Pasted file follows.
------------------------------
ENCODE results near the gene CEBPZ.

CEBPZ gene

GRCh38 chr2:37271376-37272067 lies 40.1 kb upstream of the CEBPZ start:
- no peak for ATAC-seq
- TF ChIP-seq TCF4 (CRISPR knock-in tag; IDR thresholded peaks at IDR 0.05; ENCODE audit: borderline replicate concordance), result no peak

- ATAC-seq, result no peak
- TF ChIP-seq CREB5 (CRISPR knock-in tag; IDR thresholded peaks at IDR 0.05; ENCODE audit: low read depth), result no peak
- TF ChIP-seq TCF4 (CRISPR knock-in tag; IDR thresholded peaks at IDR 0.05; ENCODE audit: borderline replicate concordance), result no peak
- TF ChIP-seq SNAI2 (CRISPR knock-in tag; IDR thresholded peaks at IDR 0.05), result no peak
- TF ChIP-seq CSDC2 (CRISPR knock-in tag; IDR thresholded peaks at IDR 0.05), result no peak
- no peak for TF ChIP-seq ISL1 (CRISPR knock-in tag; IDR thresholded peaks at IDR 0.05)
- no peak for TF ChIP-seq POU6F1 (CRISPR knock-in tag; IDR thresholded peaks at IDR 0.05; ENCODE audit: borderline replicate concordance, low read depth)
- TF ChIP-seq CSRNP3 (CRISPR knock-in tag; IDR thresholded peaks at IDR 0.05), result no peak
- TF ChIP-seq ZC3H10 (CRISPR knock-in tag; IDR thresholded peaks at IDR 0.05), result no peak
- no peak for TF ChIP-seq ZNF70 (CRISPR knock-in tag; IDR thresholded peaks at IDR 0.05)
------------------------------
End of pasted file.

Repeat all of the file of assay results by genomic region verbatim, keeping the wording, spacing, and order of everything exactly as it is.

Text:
ENCODE results near the gene CEBPZ.

CEBPZ gene

GRCh38 chr2:37271376-37272067 lies 40.1 kb upstream of the CEBPZ start:
- no peak for ATAC-seq
- TF ChIP-seq TCF4 (CRISPR knock-in tag; IDR thresholded peaks at IDR 0.05; ENCODE audit: borderline replicate concordance), result no peak

- ATAC-seq, result no peak
- TF ChIP-seq CREB5 (CRISPR knock-in tag; IDR thresholded peaks at IDR 0.05; ENCODE audit: low read depth), result no peak
- TF ChIP-seq TCF4 (CRISPR knock-in tag; IDR thresholded peaks at IDR 0.05; ENCODE audit: borderline replicate concordance), result no peak
- TF ChIP-seq SNAI2 (CRISPR knock-in tag; IDR thresholded peaks at IDR 0.05), result no peak
- TF ChIP-seq CSDC2 (CRISPR knock-in tag; IDR thresholded peaks at IDR 0.05), result no peak
- no peak for TF ChIP-seq ISL1 (CRISPR knock-in tag; IDR thresholded peaks at IDR 0.05)
- no peak for TF ChIP-seq POU6F1 (CRISPR knock-in tag; IDR thresholded peaks at IDR 0.05; ENCODE audit: borderline replicate concordance, low read depth)
- TF ChIP-seq CSRNP3 (CRISPR knock-in tag; IDR thresholded peaks at IDR 0.05), result no peak
- TF ChIP-seq ZC3H10 (CRISPR knock-in tag; IDR thresholded peaks at IDR 0.05), result no peak
- no peak for TF ChIP-seq ZNF70 (CRISPR knock-in tag; IDR thresholded peaks at IDR 0.05)